Updated: Mar 3
“Just a Spoonful of Kool-Aid Helps the Cyanide Go Down”
(Paranoid Planet Podcast: Season 1, Episode 3.1, Chapter 1)
The word 'cult' is a pretty common word, it gets used to describe a bunch of things: the cult of the Virgin Mary, a popular person ('cult figure'), a popular movie ('cult classic'), a fan club ('cult following'), a couple of rock bands who used the word “cult” in their name, and the popular veneration of charismatic politicians like Joseph Stalin and John Kennedy (better known as the 'cult of personality', which, by the way, is also the title of a kickass Eighties rock song!).
Many people use the word 'cult', sometimes a little too loosely, to describe a wide array of groups with strange beliefs and unusual practices. Even the Trump White House and its “woke-culture” opponents have been called cults by media pundits. Ronald DeWolf, better known as L. Ron Hubbard Jr.—the first-born son of Scientology founder L. Ron Hubbard, Sr.—once said that “cults are as dangerous as drugs. They commit the highest crime: the rape of the soul.” Needless to say, he and his father were not best of friends.
The word 'cult' evokes images of isolated communes with blood-curdling rituals; of mad prophets claiming exclusive access to God; of gullible idealists getting “brainwashed” by their leaders; and of shocking mass suicides. It may remind you of famous mystics like David Koresh, Sun Myung Moon, L. Ron Hubbard, Bagwan Shree Rajneesh, Charles Manson, or Jim Jones. And there is no denying that cults and conspiracy theories share some kind of kinship. There are conspiracy theories about cults and conspiracy theories promoted by cults. There are also proven conspiracies perpetrated by cults both against their own members and against those on the outside who threaten their power, not to mention the secret operations of government agencies and law enforcement to infiltrate, monitor, control, and prosecute cults that are considered subversive. Indeed, it’s sometimes hard to tell the difference between those groups we call 'cults' and those we call 'conspiracy theorists'. To many of their opponents, the difference is negligible.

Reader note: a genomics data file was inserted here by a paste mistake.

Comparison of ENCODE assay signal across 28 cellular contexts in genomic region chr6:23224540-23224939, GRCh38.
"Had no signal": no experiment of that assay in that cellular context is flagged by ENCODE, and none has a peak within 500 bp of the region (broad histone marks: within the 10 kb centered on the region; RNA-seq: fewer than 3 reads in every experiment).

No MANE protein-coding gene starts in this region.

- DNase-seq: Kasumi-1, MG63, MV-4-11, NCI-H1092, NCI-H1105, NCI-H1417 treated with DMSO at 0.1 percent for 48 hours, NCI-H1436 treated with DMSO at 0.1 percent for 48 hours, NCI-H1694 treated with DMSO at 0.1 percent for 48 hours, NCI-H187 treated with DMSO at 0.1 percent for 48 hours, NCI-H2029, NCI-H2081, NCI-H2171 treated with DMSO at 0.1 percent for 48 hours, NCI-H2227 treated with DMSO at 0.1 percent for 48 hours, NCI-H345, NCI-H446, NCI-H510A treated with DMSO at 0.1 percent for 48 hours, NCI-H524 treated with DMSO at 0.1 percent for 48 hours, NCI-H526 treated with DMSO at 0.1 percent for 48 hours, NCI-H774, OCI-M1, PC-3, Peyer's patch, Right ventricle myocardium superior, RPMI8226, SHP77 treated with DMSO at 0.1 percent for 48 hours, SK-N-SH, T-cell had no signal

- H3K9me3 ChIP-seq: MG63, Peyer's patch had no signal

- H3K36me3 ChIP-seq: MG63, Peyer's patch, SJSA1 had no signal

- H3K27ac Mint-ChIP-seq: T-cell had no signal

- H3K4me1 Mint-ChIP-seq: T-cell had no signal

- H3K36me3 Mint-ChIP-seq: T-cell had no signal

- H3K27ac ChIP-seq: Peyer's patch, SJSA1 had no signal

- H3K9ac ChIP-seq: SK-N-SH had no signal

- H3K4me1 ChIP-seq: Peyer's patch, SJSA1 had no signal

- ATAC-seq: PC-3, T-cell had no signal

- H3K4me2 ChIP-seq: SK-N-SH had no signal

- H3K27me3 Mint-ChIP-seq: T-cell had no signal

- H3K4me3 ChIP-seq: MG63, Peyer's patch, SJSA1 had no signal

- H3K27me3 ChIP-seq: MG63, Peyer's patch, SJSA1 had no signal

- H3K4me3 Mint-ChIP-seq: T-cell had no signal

So, what exactly is a cult? There are many well-known religious cults. These include doomsday cults, purity cults, and polygamist cults. But there are also terrorist cults, sex cults and death cults, UFO cults, New Age cults, self-improvement cults, and self-abasing cults. The Merriam Webster Dictionary defines cult as “a religion regarded as unorthodox or spurious,” “a system of religious beliefs and ritual,” and “great devotion to a person, idea, object, movement, or work.” So it’s a pretty large bag that can be used to include a wide array of religious, and even non-religious ideas and practices. In essence, any group might be described as a cult if (A) it does too much or too little of something, (B) it expresses strange and unpopular beliefs, or (C) it makes us feel uncomfortable. For these reasons, many scholars of religion have argued that the word 'cult' is a pejorative term used to dismiss or attack any belief system one disagrees with. Such authors opt instead for more neutral terms like “New Religious Movement”.